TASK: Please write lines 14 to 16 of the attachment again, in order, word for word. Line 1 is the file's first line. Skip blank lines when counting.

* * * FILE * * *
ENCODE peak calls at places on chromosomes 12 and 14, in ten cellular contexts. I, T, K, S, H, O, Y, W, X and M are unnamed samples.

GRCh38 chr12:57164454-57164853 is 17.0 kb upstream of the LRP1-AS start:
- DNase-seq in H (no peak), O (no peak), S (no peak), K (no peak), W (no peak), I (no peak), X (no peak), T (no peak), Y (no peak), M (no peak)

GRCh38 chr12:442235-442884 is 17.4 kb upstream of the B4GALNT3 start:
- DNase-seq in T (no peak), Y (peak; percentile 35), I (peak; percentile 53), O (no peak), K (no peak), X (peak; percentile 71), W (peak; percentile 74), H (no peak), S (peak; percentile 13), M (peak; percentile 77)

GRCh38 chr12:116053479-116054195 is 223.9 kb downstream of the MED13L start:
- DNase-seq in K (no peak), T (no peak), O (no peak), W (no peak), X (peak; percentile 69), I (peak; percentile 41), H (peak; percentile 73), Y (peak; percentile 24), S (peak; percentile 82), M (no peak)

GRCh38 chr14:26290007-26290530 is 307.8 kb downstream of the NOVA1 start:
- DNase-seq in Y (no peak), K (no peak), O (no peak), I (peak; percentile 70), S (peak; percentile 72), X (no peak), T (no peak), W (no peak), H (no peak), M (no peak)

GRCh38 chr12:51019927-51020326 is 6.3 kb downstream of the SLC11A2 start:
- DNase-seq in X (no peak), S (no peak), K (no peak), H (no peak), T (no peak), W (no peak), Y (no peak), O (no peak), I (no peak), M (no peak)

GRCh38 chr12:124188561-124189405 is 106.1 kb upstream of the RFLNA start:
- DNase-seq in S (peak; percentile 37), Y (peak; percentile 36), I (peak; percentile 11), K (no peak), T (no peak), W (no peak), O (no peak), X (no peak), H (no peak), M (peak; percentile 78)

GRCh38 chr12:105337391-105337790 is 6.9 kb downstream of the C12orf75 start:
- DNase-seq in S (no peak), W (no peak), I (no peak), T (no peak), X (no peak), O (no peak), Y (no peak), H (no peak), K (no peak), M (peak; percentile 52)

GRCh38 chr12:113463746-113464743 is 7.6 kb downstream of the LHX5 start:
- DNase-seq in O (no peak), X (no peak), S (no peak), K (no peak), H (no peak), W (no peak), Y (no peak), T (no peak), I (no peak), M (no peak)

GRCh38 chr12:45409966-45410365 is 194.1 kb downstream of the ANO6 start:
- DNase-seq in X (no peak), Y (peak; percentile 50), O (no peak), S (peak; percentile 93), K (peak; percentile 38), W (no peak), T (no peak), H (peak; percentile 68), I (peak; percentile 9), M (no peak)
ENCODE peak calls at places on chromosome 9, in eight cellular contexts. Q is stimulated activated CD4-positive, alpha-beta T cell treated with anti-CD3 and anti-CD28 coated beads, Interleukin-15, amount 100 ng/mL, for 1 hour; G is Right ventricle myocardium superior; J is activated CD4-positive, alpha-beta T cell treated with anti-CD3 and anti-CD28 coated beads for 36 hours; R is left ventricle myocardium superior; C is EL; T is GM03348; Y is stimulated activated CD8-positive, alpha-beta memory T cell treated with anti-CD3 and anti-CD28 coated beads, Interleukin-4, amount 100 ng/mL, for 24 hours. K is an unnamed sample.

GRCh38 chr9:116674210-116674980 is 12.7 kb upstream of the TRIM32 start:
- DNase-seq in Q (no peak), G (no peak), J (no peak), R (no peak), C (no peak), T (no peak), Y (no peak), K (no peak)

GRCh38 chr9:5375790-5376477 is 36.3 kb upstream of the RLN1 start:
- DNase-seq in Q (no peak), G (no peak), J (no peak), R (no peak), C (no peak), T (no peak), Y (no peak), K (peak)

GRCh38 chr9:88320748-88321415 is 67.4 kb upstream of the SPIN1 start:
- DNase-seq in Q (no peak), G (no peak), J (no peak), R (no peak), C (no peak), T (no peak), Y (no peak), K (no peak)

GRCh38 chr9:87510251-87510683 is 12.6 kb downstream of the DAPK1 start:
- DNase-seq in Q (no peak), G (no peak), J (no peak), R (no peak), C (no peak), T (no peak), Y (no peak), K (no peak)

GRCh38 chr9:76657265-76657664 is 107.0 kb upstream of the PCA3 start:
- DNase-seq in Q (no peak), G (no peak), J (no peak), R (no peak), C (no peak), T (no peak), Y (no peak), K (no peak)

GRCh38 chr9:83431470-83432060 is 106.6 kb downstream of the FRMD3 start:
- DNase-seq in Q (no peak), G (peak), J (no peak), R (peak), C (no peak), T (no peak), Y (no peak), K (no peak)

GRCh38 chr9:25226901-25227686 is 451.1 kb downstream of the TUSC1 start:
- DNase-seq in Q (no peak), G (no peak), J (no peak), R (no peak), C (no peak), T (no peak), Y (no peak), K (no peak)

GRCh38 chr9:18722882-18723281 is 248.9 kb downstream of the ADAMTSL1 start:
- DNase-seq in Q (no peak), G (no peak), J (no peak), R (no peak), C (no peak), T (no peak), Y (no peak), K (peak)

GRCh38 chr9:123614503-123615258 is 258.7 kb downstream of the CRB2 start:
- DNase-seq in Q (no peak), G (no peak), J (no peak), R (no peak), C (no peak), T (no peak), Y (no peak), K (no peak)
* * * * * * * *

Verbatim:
GRCh38 chr12:105337391-105337790 is 6.9 kb downstream of the C12orf75 start:
- DNase-seq in S (no peak), W (no peak), I (no peak), T (no peak), X (no peak), O (no peak), Y (no peak), H (no peak), K (no peak), M (peak; percentile 52)

GRCh38 chr12:113463746-113464743 is 7.6 kb downstream of the LHX5 start: